You want to woo Apple customers away from their iPhones, right. Well, here’s a little tip: A lot of iPhone fans also use Macs. And you do not make it easy for Mac users to upgrade the Android OS on their Samsung smartphones. (I suspect you haven’t made it all that easy for Windows users either, though I can’t verify that.)
I speak from personal experience. I finally took the time yesterday to upgrade Android on my Samsung Galaxy Note to version 4.0, Ice Cream Sandwich. In all honesty, I was holding out for the latest version, Jelly Bean. (More on that later.)
Not having upgraded my Galaxy Note phone before, I had to figure out where to go online to get the upgrade. I did a Google search, clicked around to a few places, and found this Samsung Kies download page. (Kies is Samsung’s utility for connecting Samsung phones to PCs and Macs for OS upgrades, music transfers and such.)
I downloaded the software to my iMac. But when I attempted to install Kies, I received this message: “kies20mac_s9999.pkg can’t be opened because it is from an unidentified developer.” Honestly, Samsung, I knew your relationship with Apple was chilly. But classifying you as an "unidentified developer?" That’s just cold.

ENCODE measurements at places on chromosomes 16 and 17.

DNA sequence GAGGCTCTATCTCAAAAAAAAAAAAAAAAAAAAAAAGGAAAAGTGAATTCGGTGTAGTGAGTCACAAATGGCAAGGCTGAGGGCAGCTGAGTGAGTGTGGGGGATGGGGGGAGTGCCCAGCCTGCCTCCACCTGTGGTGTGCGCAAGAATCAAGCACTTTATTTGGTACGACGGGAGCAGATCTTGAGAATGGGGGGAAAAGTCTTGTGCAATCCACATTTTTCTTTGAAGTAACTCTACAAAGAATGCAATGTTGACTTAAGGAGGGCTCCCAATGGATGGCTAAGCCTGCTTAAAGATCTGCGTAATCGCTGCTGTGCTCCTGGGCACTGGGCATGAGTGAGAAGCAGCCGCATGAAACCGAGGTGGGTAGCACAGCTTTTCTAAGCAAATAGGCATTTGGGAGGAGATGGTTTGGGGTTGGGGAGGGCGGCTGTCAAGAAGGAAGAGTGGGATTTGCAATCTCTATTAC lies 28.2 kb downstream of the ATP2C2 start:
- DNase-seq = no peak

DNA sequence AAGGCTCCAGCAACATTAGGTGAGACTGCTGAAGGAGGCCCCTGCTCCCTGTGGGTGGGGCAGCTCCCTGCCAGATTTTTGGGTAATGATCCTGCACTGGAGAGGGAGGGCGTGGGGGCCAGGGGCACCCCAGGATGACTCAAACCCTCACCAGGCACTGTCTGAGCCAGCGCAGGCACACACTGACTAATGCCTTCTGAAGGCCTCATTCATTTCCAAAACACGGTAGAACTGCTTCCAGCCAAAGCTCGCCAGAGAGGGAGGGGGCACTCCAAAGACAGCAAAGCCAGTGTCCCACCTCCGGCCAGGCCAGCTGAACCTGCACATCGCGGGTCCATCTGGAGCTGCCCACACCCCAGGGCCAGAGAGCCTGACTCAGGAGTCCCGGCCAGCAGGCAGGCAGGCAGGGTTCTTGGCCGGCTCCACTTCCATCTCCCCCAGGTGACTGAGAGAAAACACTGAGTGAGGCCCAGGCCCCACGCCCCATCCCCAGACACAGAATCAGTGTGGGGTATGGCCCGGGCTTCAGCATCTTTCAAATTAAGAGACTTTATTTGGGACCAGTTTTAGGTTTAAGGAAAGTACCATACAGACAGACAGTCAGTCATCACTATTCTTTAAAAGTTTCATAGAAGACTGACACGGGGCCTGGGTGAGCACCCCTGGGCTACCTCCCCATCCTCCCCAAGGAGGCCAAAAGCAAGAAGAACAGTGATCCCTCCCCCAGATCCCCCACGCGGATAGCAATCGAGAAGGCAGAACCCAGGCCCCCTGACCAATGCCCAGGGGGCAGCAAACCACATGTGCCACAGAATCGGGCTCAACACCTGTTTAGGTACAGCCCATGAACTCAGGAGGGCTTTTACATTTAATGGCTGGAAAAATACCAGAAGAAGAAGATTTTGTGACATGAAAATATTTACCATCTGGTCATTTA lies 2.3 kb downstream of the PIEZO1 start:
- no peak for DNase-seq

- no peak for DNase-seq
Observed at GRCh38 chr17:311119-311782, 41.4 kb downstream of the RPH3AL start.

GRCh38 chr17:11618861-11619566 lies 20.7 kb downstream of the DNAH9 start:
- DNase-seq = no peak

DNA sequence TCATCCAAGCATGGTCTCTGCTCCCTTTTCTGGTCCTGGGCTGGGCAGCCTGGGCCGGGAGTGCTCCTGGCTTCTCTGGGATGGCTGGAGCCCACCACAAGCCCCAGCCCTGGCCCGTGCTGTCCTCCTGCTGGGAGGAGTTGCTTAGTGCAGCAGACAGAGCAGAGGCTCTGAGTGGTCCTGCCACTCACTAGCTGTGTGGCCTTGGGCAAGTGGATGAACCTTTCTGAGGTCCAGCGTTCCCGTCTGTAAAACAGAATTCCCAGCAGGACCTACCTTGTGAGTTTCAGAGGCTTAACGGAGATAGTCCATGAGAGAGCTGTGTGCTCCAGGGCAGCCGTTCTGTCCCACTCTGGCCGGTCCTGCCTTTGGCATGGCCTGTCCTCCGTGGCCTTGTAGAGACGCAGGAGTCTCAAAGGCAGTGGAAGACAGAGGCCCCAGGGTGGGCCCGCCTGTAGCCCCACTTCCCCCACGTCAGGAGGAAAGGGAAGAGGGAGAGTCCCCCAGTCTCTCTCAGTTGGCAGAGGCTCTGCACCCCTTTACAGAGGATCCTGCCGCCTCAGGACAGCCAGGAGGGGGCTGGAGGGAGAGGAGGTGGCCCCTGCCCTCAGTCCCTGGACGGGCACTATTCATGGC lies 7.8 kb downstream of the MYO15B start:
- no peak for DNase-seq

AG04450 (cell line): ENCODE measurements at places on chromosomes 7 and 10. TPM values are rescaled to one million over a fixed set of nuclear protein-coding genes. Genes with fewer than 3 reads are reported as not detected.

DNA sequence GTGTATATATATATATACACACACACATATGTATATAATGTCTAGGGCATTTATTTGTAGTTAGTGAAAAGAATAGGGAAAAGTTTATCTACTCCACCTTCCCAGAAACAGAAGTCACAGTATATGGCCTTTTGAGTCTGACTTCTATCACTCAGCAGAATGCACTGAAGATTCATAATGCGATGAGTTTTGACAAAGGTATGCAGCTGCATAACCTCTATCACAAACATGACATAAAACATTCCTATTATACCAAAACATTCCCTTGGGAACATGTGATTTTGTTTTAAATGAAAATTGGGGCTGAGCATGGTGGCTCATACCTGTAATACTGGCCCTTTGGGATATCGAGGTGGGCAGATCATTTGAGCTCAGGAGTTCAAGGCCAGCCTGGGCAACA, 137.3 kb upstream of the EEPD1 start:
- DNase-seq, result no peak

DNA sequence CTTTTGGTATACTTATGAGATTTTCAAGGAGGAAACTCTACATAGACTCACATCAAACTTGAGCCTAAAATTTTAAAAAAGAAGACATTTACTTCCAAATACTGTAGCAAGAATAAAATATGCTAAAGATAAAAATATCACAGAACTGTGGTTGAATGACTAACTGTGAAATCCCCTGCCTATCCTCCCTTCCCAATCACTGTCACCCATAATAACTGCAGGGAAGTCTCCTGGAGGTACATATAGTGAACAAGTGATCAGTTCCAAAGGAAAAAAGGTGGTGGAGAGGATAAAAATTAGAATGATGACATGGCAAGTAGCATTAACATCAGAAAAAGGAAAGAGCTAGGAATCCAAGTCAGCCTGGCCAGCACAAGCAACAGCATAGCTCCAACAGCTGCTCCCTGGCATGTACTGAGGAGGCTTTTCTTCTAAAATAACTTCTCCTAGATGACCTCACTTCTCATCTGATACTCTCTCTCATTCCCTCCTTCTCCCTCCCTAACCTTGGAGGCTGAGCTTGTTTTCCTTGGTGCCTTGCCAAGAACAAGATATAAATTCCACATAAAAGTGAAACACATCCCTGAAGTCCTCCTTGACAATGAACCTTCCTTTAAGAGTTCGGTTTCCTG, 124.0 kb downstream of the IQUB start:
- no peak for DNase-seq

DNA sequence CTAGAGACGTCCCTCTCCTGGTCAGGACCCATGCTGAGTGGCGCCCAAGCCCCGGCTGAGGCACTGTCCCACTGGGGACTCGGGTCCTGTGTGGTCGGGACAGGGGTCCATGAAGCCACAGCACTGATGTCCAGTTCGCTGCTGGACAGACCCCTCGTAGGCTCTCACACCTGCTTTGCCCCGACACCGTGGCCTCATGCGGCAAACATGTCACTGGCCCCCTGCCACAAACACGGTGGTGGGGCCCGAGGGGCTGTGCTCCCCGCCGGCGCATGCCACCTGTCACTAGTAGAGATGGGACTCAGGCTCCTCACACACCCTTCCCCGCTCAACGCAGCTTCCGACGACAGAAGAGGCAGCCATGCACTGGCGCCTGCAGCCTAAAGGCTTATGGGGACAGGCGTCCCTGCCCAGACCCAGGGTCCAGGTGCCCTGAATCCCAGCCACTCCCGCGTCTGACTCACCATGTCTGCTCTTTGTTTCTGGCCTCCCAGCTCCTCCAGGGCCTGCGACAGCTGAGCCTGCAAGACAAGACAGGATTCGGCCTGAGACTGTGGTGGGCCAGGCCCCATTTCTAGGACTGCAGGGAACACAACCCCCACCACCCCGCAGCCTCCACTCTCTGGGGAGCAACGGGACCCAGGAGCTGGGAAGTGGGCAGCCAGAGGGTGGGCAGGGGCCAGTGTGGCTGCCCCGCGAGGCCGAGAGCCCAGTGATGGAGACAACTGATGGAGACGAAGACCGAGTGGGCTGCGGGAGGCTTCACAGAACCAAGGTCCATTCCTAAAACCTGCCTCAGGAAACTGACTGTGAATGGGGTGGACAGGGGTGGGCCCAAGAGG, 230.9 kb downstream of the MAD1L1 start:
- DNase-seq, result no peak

I went to System Preferences, selected Security & Privacy, clicked the padlock icon so I could make changes, then selected the option to allow apps to be downloaded from “anywhere.”
Finally, I installed Kies, after which I was forced to restart my Mac. Everything started shutting down and then the screen went gray. It stayed gray until it was clear I had to push the on/off button to manually restart my iMac.
Once I restarted, I discovered Kies hadn’t finished installing—so I had to repeat the previous steps and restart again. At last, the installation was complete and I opened Kies for the first time—only to discover a newer version was available. Hesitantly, I opted to download it. To make a long story a little shorter, I had to restart my iMac a total of four times before I could successfully launch the latest version of Kies and upgrade my Galaxy Note to Ice Cream Sandwich.
And that brings to me another point. Why am I not able to install the more recent Android OS Jelly Bean? Your Jelly Bean FAQ page simply tells me that if I had a Samsung Galaxy S III on AT&T (my wireless carrier), I could upgrade to Jelly Bean, no problem. But there’s no official word from you, at least not on this page, as to when I might expect to see Jelly Bean. Why would you keep customers in the dark on something so basic? I realize that U.S. carriers have some say in this. But come on, guys. Work with me here.
Samsung, you make some awesome products. But if you want to woo away as many iPhone users as possible, you need to make upgrading to a new OS way easier. A wireless update that’s super easy would be ideal. Apple managed to pull it off. Why can’t you?